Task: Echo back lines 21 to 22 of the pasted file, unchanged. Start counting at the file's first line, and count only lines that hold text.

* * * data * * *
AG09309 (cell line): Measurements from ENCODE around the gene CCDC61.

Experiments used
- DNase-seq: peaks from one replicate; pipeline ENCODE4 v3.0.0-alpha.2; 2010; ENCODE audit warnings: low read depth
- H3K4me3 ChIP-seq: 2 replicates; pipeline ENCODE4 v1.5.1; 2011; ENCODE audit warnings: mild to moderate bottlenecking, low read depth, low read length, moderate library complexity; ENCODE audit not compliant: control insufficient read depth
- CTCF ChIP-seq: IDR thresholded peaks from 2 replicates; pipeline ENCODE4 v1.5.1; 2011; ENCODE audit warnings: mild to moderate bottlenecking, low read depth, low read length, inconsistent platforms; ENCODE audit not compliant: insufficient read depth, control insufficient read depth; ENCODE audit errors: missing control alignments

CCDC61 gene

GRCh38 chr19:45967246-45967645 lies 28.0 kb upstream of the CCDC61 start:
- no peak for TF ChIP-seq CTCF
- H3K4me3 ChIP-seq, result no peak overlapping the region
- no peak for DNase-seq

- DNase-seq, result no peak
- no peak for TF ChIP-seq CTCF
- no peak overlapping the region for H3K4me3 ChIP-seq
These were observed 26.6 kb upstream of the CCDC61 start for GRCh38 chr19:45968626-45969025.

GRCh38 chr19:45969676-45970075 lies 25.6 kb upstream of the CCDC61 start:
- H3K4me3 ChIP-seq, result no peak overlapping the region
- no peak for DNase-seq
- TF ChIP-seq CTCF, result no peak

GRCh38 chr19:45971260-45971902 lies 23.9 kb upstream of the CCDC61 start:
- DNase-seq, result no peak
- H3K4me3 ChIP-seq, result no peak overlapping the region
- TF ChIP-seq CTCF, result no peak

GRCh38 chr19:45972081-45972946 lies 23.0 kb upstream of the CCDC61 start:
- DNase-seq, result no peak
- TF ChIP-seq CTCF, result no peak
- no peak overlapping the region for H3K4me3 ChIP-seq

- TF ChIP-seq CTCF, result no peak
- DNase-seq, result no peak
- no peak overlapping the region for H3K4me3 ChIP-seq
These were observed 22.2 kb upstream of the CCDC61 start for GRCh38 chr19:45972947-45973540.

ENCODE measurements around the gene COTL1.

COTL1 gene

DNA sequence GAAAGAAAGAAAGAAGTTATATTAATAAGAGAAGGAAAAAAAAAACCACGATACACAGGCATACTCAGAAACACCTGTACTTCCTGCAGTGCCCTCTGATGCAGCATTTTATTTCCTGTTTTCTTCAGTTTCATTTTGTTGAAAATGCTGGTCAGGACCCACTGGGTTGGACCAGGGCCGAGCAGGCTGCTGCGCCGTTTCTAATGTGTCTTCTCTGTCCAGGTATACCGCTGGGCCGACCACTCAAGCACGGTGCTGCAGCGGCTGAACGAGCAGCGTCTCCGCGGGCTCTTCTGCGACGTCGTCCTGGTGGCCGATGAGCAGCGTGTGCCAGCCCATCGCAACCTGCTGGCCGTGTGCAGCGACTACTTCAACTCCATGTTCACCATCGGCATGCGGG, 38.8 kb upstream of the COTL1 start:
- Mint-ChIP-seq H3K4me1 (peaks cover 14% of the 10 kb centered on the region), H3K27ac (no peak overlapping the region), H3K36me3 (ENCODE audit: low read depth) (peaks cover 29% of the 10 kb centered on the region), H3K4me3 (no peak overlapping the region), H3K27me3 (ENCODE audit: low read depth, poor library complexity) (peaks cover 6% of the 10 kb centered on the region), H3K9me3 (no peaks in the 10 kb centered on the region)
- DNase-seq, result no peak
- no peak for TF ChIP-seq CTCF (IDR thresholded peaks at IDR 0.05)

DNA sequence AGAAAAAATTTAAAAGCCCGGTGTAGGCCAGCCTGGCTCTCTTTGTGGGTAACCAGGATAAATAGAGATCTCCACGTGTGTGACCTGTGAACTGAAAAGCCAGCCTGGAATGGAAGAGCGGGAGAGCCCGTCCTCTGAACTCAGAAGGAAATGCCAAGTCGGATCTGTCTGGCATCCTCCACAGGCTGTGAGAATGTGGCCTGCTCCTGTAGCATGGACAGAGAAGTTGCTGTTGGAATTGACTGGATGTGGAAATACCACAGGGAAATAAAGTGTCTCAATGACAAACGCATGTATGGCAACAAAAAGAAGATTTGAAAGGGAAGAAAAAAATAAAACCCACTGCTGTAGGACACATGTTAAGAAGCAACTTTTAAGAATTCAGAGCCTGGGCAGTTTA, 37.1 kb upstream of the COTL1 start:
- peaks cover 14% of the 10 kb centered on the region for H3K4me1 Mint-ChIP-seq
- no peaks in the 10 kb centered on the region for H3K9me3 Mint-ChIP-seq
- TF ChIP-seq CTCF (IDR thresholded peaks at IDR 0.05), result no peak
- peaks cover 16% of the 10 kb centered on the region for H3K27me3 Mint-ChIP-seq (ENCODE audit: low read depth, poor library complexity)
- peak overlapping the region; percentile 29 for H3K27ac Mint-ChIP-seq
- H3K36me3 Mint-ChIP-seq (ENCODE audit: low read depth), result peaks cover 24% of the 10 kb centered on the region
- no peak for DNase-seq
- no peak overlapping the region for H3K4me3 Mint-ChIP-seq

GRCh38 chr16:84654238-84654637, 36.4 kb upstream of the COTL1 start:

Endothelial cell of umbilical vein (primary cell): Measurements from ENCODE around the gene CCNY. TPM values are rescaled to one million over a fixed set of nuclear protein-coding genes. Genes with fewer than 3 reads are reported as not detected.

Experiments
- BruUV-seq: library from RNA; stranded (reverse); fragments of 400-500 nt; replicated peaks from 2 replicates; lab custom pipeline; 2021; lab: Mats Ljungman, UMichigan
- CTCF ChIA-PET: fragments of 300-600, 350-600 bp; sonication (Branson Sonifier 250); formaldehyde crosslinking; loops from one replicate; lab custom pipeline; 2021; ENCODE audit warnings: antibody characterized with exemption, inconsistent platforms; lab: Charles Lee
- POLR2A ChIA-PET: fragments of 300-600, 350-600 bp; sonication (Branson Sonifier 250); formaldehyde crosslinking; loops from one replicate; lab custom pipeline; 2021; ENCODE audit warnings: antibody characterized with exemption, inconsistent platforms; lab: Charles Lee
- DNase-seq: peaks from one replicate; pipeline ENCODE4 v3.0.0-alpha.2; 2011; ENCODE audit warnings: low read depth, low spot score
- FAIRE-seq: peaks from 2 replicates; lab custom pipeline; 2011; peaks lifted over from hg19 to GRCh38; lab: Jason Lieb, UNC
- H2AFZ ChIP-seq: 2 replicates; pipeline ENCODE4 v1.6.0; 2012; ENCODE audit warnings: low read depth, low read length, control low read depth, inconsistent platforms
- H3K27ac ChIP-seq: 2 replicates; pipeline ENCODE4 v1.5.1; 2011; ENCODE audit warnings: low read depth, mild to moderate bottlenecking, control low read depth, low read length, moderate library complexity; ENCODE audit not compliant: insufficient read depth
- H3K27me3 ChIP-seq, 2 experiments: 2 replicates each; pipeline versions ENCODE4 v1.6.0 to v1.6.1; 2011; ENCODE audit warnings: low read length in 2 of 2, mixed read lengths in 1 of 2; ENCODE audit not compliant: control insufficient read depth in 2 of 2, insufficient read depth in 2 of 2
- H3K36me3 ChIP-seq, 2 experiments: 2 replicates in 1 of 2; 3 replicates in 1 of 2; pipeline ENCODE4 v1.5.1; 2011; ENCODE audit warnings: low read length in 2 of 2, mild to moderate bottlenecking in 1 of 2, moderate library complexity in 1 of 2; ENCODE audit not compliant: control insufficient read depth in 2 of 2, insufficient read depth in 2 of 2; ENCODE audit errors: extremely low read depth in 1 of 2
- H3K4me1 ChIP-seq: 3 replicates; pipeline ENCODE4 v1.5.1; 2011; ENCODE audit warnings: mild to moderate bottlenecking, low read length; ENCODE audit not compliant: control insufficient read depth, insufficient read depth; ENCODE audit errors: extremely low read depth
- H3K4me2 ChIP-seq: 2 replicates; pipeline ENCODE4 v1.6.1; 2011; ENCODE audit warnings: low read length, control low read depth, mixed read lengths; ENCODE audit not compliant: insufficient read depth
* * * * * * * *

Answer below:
- H3K4me3 ChIP-seq, result no peak overlapping the region
- TF ChIP-seq CTCF, result no peak